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Data privacy

Data Privacy refers to the evolving relationship between technology and the legal right to, or public expectation of privacy in the collection and sharing of data.

Privacy problems exist wherever uniquely identifiable data relating to a person or persons is collected and stored, in digital form or otherwise. Improper or non-existent disclosure control can be the root cause for privacy issues. The most common sources of data that are affected by data privacy issues are:

  • Health information
  • Criminal justice
  • Financial information
  • Genetic information

This area of study is at a primitive stage with very few notable legislations. In the United Kingdom the Data Protection Act[?] was enacted in 1998 following European Union Data Protection Legislation enacted in 1995.

According to the office of the Information Commissioner there are a number of key principles which must be complied with. They are as follows:

Anyone processing personal data must comply with the eight enforceable principles of good practice. They say that data must be:

  • fairly and lawfully processed;
  • processed for limited purposes;
  • adequate, relevant and not excessive;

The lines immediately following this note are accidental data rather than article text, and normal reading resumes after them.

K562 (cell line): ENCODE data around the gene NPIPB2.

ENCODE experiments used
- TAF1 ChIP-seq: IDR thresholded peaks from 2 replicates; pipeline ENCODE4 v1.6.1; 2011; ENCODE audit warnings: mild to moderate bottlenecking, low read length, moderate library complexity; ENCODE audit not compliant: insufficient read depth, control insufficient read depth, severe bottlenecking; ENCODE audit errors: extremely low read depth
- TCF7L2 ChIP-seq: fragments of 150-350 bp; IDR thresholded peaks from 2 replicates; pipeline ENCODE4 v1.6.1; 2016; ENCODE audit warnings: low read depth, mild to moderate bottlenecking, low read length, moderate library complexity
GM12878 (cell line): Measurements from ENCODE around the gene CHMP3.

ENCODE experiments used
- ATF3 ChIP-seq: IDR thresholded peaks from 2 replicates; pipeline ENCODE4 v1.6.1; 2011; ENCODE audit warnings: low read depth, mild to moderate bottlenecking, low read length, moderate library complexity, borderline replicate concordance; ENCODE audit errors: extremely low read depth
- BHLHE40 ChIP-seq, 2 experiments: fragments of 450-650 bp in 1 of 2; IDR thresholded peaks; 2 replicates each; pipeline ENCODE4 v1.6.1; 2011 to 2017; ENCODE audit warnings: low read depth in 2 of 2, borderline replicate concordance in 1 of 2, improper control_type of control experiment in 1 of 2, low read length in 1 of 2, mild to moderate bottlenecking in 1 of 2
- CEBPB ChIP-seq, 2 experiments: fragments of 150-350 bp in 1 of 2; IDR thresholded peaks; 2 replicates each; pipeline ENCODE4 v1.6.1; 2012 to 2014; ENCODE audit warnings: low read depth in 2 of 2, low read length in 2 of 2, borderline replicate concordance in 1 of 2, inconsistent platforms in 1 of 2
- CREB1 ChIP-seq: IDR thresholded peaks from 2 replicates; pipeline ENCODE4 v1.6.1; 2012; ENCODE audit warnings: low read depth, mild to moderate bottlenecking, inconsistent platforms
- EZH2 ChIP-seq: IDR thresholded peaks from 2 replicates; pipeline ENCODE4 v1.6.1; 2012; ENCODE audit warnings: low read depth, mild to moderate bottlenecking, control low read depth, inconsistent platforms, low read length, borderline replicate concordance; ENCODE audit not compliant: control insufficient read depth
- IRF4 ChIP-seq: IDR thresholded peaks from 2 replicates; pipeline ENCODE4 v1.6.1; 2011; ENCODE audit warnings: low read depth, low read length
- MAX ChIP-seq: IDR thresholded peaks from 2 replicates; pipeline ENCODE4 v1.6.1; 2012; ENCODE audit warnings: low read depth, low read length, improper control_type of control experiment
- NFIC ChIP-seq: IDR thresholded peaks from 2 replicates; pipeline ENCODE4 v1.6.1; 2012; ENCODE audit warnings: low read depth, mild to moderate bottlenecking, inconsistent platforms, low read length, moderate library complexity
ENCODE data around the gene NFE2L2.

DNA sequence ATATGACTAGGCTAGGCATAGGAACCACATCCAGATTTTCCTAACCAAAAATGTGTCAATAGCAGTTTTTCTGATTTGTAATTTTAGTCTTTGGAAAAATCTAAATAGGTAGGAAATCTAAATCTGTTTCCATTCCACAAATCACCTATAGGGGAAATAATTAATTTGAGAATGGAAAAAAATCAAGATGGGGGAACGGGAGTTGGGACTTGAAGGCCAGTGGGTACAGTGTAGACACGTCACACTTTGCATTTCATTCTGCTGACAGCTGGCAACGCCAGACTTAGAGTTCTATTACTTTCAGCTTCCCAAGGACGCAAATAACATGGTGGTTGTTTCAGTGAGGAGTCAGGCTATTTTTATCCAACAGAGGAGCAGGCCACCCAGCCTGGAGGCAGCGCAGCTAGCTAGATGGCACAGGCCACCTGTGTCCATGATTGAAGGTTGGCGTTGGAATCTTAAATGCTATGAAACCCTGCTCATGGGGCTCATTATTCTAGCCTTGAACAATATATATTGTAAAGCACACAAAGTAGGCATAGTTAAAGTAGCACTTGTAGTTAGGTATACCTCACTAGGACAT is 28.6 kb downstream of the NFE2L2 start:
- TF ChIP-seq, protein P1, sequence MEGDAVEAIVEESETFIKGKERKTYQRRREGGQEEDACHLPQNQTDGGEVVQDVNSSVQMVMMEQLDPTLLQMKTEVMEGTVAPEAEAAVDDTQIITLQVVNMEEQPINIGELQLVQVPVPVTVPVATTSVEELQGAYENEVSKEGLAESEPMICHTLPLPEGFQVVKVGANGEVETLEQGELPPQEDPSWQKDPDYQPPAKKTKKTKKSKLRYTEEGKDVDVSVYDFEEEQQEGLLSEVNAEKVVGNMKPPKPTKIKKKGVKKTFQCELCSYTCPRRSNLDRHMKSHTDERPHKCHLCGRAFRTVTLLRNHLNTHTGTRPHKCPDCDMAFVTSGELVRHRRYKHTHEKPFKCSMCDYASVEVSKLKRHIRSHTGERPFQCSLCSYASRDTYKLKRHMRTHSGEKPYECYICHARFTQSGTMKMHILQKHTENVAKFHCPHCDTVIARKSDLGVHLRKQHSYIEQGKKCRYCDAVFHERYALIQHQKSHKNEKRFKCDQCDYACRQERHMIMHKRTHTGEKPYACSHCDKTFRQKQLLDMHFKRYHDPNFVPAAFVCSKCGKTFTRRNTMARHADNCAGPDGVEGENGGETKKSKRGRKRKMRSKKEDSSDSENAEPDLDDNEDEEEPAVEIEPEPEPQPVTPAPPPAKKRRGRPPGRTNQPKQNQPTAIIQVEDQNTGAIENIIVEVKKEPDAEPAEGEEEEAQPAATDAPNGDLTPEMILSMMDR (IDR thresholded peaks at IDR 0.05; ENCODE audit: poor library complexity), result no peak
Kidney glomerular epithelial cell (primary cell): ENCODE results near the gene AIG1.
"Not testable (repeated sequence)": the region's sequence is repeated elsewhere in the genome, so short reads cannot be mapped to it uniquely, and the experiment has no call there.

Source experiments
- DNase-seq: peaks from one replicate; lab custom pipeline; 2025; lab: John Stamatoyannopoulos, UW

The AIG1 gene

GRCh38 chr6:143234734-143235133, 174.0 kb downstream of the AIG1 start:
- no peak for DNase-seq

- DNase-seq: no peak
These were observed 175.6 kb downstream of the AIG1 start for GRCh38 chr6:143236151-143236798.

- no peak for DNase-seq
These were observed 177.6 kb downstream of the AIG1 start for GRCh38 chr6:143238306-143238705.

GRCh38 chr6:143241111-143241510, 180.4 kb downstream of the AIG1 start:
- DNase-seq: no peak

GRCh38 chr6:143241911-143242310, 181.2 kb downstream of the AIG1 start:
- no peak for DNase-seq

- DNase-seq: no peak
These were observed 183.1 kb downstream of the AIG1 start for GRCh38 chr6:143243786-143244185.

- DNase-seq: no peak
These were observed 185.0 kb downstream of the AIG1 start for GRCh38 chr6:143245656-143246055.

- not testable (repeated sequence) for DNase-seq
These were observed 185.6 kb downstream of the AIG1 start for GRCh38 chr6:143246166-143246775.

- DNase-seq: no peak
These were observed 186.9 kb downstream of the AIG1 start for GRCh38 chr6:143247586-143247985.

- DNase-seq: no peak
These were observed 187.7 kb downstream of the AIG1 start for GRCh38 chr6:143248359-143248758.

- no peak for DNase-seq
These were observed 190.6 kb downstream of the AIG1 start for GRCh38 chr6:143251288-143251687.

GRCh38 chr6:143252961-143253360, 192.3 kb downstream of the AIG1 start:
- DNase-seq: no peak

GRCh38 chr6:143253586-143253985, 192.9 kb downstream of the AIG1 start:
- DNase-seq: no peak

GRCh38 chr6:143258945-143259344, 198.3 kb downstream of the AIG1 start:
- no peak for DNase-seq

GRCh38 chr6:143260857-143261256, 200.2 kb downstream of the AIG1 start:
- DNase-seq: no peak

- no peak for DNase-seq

• accurate;
  • not kept longer than necessary;
  • processed in accordance with the data subject's rights;
  • secure;
  • not transferred to countries without adequate protection.
Personal data covers both facts and opinions about the individual. It also includes information regarding the intentions of the data controller towards the individual, although in some limited circumstances exemptions will apply. With processing, the definition is far wider than before. For example, it incorporates the concepts of 'obtaining', holding' and 'disclosing'. For more details on these data principles, visit the web site of the Information Commissioner (http://www.dataprotection.gov.uk/principl.htm)

The right to privacy is often viewed differently based on the cultural context; very few governments recognise an individual's right to privacy, a notable exception being California.

The challenege in data privacy is to share data while protecting the personally idetifiable information. Consider the example of health data that is collected from hospitals in a district; it is standard practice to share this only in the aggregate. The idea of sharing the data in the aggregate is to ensure that only de-identified data is shared.

See also:

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